Modi Makes Headway Abroad; the Gandhis Halt Progress at Home

Japan Prime Minister Shinzo Abe, left, and his Indian counterpart Narendra Modi shares a moment during a signing of agreement at Hyderabad House in New Delhi on December 12, Adnan Abidi/Reuters

This article first appeared on the Riding the Elephant blog.

In Delhi after a series of foreign trips, Indian Prime Minister Narendra Modi has trying to plug some of the gaps that have emerged in his and his government's performance in recent months.

Japan's prime minister Shinzo Abe and the Pakistan government have played ball with potential deals and talks, but Rahul Gandhi and his mother Sonia have been unwilling to let their Congress Party co-operate in parliament, despite the damage that they are doing to the Indian economy.

There has been considerable criticism that the implementation of Modi's foreign policy has not matched the razzmatazz of his many high-profile visits abroad. In particular, announcements of deals that now total over $100 billion have not made much progress, and his approach to relations with Pakistan has had little coherence.

Both these issues have been at least partially addressed in the last week or two. Shinzo Abe has just been visiting India for a constructive high profile visit, and relations with Pakistan have been eased.

Abe's talks with Modi on December 12 produced a string of deals carrying, unsurprisingly, a billion-dollar tag—this time $35 billion, which is the same figure that was attached to announcements (some different, some the same) when Modi visited Japan in September last year.

Judging by their body language, there is greater warmth and understanding between these two prime ministers than between Modi and other world leaders, apart possibly from President Obama. Certainly the warmth looks more spontaneous than the reserved smiles that Modi had in the U.K. for David Cameron last month.

Real progress has been made with Japan after five years of negotiations on a civil nuclear deal that would allow Japanese companies to build nuclear plant reactors in India and also to make parts for U.S. and French (GE, Westinghouse and Areva) companies' Indian projects.

Japan has in the past been wary because India has nuclear weapons, and the proposed deal will now have to go through various legal and possibly difficult parliamentary procedures in Tokyo, as well as finalization of technical details. But the progress is significant, not least because it emphasizes cooperation between two countries that regard China as a sometimes hostile neighbor.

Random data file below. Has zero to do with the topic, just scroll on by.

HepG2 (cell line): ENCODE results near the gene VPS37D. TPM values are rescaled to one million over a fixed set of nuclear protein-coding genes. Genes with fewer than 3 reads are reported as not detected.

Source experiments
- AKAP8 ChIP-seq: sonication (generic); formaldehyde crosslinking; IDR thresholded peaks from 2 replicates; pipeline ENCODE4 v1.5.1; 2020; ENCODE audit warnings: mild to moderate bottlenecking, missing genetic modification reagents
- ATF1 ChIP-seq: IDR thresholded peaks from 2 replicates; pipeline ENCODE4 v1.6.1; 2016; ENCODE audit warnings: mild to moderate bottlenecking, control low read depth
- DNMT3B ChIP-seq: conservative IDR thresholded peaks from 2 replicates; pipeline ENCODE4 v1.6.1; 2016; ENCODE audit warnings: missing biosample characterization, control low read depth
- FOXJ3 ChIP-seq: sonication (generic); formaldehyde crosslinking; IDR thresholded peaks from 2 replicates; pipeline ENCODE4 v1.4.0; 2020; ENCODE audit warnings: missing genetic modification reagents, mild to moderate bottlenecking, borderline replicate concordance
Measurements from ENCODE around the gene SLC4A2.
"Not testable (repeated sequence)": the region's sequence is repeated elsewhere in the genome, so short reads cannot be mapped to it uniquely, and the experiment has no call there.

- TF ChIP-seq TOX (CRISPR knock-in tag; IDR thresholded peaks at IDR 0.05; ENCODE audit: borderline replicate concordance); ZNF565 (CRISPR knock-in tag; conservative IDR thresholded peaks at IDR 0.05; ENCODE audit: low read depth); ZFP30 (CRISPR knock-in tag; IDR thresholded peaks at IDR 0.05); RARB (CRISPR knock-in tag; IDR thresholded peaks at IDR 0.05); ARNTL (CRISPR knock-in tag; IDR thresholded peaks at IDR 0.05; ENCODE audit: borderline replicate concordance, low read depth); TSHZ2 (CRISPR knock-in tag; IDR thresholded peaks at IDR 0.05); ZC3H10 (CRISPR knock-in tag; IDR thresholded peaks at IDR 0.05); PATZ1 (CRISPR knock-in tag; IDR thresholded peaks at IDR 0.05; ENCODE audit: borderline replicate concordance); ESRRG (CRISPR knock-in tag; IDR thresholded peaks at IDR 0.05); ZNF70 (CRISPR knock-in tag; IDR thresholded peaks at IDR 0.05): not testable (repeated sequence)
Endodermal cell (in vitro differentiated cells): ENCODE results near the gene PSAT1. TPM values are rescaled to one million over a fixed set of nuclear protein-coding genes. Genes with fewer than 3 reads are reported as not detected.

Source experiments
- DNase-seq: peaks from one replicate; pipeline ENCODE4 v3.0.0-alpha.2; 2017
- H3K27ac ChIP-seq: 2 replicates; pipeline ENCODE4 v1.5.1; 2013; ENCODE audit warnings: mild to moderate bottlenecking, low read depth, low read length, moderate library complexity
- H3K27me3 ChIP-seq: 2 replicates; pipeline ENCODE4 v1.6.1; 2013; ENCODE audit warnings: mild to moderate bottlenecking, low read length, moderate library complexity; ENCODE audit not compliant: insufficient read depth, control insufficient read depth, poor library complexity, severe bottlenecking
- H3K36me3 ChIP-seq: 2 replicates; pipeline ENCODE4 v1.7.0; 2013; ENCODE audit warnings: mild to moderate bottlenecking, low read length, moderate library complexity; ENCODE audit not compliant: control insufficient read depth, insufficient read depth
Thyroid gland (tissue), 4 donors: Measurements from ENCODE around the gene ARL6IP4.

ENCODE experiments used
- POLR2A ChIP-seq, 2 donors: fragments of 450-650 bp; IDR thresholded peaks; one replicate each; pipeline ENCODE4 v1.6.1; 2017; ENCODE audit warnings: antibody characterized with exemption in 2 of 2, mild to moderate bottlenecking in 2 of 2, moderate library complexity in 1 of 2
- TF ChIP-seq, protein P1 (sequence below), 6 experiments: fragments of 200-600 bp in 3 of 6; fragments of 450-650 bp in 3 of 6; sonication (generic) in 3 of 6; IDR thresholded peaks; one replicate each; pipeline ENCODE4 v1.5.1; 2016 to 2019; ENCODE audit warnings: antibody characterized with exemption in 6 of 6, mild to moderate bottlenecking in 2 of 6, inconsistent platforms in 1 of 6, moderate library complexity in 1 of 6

Japan has also beaten China on cooperation with India for the development of high speed "bullet" trains, which significantly comes just after China defeated Japan on a similar project in Indonesia. It has agreed to make a $12 billion 50-year loan at just 0.1 percent interest for a high-speed train to be completed (supposedly) in seven years between Ahmedabad in Modi's home state of Gujarat and Mumbai. This forms part of a plan for bullet trains connecting the major metros.

The rest of the $35 billion is more tentative and problematic—a $12 billion "Make in India" fund for Japanese investments in India that will only happen when India's procedures are eased, $5.5 billion for a projected Chennai-Bangalore industrial corridor, and $5 billion for other projects. Other agreements included defense liaison on the South China Sea where China is making territorial claims, and on defense manufacturing.

Tokyo had been disappointed by the last of progress made since Modi's visit to Japan 15 months ago, and it now remains to be seen whether Abe's visit will change that.

The rapprochement between Pakistan and India first appeared when the countries' two prime ministers were photographed chatting intensely at the opening of climate change negotiations in Paris on November 30.

This began to unravel blockages to talks that had been caused both by India over whether Pakistan should talk to separatist leaders from Indian Kashmir, and by Pakistan wanting the sovereignty of Kashmir to be included in any agenda.

A week later, the foreign secretaries and national security advisers of both countries met on neutral ground in Bangkok for talks that were only publicized after they had taken place.